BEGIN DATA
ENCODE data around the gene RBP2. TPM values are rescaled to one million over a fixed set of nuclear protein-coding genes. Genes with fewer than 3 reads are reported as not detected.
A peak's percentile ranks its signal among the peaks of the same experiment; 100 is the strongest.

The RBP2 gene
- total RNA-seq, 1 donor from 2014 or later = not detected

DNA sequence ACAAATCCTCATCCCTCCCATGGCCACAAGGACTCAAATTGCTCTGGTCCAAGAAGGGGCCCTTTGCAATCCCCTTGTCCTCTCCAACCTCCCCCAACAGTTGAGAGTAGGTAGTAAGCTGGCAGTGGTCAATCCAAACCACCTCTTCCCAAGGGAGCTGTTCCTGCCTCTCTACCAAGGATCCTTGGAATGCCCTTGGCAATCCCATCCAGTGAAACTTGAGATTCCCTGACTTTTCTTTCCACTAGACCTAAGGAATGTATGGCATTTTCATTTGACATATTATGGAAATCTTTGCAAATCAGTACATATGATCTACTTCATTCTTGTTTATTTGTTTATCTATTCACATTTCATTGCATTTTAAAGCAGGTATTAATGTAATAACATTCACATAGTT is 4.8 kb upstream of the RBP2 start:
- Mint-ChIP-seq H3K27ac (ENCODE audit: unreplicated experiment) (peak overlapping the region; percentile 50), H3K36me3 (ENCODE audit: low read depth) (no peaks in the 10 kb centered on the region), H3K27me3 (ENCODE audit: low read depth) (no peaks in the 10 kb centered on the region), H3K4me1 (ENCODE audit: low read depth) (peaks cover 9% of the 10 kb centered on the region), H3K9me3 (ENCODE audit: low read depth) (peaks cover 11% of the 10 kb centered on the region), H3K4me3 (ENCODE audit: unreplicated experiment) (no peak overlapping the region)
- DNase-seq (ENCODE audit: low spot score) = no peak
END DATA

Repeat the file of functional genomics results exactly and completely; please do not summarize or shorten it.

ENCODE data around the gene RBP2. TPM values are rescaled to one million over a fixed set of nuclear protein-coding genes. Genes with fewer than 3 reads are reported as not detected.
A peak's percentile ranks its signal among the peaks of the same experiment; 100 is the strongest.

The RBP2 gene
- total RNA-seq, 1 donor from 2014 or later = not detected

DNA sequence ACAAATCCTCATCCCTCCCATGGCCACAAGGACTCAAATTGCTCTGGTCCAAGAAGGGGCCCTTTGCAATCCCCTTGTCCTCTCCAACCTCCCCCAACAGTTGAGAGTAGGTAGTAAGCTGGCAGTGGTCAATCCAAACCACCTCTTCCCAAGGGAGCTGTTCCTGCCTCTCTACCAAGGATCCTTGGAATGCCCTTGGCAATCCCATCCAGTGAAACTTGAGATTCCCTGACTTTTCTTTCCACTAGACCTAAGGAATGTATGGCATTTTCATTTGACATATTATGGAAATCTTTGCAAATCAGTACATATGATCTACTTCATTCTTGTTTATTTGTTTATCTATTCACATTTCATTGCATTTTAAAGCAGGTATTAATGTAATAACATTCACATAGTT is 4.8 kb upstream of the RBP2 start:
- Mint-ChIP-seq H3K27ac (ENCODE audit: unreplicated experiment) (peak overlapping the region; percentile 50), H3K36me3 (ENCODE audit: low read depth) (no peaks in the 10 kb centered on the region), H3K27me3 (ENCODE audit: low read depth) (no peaks in the 10 kb centered on the region), H3K4me1 (ENCODE audit: low read depth) (peaks cover 9% of the 10 kb centered on the region), H3K9me3 (ENCODE audit: low read depth) (peaks cover 11% of the 10 kb centered on the region), H3K4me3 (ENCODE audit: unreplicated experiment) (no peak overlapping the region)
- DNase-seq (ENCODE audit: low spot score) = no peak